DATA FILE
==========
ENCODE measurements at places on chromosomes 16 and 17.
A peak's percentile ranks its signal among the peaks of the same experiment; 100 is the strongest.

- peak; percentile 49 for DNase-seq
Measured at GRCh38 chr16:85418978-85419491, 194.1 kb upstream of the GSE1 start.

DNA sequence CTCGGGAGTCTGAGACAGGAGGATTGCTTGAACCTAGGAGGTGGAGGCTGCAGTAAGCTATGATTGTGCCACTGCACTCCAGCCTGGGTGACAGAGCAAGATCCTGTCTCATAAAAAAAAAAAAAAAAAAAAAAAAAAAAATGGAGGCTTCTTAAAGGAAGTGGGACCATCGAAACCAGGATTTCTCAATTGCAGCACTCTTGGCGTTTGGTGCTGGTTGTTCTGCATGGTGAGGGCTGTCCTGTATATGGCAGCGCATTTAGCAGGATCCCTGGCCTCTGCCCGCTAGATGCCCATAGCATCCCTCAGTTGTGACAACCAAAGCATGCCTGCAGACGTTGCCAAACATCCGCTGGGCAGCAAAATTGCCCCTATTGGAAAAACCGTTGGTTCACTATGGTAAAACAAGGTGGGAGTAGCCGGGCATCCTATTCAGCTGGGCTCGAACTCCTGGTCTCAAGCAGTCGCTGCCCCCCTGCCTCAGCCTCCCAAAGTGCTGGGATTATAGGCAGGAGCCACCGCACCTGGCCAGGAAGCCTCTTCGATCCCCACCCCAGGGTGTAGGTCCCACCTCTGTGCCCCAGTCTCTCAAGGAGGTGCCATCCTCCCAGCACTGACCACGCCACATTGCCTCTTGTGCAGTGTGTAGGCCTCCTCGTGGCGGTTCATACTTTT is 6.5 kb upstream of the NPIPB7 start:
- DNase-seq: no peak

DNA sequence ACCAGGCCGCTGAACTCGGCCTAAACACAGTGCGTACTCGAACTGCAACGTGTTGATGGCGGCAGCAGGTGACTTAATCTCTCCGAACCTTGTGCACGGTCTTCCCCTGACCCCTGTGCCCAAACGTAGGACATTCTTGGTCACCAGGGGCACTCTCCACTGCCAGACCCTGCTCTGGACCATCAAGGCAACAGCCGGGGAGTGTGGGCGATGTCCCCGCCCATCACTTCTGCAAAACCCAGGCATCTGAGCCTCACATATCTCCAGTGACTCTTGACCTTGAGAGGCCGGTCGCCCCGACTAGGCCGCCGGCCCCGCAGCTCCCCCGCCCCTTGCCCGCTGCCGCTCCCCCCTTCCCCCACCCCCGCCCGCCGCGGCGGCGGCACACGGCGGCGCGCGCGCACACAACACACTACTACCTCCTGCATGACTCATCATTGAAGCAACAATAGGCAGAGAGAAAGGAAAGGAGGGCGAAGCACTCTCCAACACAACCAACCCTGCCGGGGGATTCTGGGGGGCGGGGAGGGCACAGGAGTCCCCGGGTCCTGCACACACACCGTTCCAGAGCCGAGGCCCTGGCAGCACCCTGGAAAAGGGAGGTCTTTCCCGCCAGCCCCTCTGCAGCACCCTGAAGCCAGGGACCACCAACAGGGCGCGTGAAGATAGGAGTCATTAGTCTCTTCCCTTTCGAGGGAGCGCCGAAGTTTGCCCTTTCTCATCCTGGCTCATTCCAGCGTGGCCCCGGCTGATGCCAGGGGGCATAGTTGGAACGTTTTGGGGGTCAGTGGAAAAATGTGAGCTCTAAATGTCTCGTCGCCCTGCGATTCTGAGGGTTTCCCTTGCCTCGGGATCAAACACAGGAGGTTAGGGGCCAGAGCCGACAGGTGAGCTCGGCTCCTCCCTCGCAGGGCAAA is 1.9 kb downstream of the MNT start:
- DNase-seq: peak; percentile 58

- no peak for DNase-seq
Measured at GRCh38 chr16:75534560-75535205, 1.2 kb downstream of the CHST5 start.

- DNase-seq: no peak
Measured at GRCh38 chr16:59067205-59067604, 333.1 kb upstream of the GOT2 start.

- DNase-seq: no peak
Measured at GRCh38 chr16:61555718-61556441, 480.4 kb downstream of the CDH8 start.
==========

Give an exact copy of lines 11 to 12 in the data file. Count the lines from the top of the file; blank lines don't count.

- DNase-seq: no peak
Measured at GRCh38 chr16:59067205-59067604, 333.1 kb upstream of the GOT2 start.